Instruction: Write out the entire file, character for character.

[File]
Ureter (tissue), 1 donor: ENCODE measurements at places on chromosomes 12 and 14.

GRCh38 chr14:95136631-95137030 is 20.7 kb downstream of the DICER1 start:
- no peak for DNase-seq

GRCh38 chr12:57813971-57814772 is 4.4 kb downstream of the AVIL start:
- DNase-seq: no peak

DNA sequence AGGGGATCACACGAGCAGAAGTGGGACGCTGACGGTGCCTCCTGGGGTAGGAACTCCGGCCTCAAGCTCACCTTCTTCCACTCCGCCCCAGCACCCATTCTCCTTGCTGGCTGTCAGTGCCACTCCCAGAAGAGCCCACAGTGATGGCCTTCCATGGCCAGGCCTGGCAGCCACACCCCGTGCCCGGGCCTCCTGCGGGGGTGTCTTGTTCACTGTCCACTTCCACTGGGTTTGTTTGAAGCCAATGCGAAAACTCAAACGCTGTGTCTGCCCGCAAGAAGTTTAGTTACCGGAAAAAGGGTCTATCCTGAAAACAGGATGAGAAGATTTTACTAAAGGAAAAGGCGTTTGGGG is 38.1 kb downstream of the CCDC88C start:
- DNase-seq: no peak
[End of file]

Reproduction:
Ureter (tissue), 1 donor: ENCODE measurements at places on chromosomes 12 and 14.

GRCh38 chr14:95136631-95137030 is 20.7 kb downstream of the DICER1 start:
- no peak for DNase-seq

GRCh38 chr12:57813971-57814772 is 4.4 kb downstream of the AVIL start:
- DNase-seq: no peak

DNA sequence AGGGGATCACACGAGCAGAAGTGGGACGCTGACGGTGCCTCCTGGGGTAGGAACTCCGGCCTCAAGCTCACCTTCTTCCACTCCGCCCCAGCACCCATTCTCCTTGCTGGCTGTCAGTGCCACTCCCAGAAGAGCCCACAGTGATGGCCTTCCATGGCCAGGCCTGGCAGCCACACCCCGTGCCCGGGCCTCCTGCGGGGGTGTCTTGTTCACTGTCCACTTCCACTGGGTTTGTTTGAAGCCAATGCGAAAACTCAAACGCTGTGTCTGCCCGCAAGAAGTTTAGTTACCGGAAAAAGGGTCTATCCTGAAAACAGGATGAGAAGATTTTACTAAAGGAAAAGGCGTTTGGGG is 38.1 kb downstream of the CCDC88C start:
- DNase-seq: no peak